Adolescents' creativity in relation to separation -individuation and different self -representations
Past research suggests that different parenting styles and parents' personality traits promote varying levels of creativity in maturing adolescents. Parents who encourage autonomy and maintain psychological safety and freedom enhance the creative potential in their offspring. Research also suggests that children of highly creative parents exemplify similar creativity in selected fields. Gender differences in the expression of creative thinking in latency age children and adolescents is controversial. An array of theoretical perspectives helps explain the manifestation of creative ability as the integration of internal and external experiences, describing it as a trait developing along a continuum. In other words, creativity is a transformation of the experiences as they are viewed by each individual. For example, children's play transforms through language and abstract thinking to images or fantasies. This study displayed the different styles of psychological adaptation of adolescents to the separation individuation process and their relationship with their parents as it expresses itself in different creative dimensions, the functional, emotional and ideational. Subjects were 125 ninth grade students from a suburban public high school who completed the Test of Creative Thinking, the Parental Separation Inventory and the IDPA—The Inventory of Developmental Positions in Adolescents, a measure of self representations. Correlational analyses revealed few significant relationships between creativity and independence from parents. A conflictual relationship to the mother was found to relate positively to the creative dimension of originality. Negative relationships were found between self-definition and creativity, grandiosity and social isolation and creativity. Two Self-representations significantly predicted creativity The Self-Defined/Optimistic and Stimulation/Risk-Taking. In adolescence, the thrust towards development of identity, social and individual needs for independence and individuation, mastery of cognitive, affective and environmental changes, and adaptation to the increased richness of experiences are all factors in the development of creativity. This study measured adolescents' creative ability and their self and parental representations that foster and detract from its manifestation along particular pathways.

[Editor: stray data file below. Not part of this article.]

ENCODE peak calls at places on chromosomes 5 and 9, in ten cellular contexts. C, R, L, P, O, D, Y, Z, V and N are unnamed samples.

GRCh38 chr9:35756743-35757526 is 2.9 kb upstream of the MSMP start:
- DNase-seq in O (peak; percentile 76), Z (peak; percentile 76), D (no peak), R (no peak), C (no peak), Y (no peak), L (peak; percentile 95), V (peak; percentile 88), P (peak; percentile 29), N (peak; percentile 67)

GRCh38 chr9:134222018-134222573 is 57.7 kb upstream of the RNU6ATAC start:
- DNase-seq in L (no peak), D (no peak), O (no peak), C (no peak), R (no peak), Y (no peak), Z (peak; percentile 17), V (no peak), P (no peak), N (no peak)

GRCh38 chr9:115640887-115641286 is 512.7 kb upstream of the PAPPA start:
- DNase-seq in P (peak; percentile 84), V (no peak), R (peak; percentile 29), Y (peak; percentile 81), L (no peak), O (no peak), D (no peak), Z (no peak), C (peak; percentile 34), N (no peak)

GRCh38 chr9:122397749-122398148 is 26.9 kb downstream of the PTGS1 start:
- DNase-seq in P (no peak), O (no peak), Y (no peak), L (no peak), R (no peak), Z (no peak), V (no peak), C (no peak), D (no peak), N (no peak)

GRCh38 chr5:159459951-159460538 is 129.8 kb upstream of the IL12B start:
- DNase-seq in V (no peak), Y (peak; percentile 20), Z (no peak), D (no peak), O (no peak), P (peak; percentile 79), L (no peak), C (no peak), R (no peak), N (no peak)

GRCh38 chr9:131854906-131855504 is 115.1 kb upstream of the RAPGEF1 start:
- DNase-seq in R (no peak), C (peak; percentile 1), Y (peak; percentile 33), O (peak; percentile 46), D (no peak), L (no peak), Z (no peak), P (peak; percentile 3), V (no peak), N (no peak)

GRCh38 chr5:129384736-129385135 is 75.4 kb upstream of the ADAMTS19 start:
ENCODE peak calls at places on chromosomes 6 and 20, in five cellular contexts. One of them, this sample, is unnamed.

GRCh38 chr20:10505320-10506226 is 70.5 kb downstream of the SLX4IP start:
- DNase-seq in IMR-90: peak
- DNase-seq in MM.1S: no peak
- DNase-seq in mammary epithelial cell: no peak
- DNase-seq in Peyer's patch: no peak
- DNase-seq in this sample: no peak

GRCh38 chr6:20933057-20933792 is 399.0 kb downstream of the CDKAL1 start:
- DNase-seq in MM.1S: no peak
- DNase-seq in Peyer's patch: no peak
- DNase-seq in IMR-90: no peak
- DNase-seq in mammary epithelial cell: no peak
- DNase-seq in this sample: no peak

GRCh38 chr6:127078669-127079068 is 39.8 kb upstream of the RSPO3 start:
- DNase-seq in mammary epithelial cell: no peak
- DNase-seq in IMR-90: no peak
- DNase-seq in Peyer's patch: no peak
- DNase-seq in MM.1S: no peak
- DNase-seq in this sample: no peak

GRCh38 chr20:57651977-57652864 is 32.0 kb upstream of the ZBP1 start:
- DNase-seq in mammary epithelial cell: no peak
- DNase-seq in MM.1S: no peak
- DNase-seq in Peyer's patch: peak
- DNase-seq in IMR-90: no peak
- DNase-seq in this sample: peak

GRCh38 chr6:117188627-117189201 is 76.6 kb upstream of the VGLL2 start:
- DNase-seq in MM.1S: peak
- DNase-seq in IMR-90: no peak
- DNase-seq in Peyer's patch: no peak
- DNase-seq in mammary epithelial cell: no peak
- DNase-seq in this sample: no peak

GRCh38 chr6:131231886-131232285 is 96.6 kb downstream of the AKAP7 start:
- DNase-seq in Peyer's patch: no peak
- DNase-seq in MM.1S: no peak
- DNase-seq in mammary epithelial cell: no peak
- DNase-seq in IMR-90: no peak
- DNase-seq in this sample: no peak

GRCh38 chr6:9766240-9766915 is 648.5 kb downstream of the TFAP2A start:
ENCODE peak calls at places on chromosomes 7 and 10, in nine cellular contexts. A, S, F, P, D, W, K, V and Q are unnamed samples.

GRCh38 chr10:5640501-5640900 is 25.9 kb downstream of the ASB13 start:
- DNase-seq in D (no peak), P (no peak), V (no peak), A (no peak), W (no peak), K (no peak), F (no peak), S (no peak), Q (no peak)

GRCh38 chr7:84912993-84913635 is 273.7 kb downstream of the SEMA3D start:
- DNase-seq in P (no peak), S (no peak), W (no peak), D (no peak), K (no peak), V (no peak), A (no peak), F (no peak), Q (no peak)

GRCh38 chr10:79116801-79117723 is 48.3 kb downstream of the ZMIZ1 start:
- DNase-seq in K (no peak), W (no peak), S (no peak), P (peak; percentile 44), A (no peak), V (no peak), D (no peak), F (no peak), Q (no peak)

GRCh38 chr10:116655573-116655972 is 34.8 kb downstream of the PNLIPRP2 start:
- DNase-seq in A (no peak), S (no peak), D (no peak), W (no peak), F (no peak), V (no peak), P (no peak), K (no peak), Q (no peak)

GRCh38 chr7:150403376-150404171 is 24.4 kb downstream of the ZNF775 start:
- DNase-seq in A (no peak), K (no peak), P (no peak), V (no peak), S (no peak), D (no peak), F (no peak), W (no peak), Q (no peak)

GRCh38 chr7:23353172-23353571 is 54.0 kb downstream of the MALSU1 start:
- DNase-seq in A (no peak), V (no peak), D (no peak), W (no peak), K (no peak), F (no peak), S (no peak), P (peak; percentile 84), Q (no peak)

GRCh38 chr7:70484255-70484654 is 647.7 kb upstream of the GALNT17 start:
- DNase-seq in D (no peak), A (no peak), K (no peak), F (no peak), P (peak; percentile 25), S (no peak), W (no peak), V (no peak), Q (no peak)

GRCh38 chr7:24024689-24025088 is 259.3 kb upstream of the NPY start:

Herman, Miriam, "Adolescents' creativity in relation to separation -individuation and different self -representations" (2001). ETD Collection for Pace University. AAI3011867.
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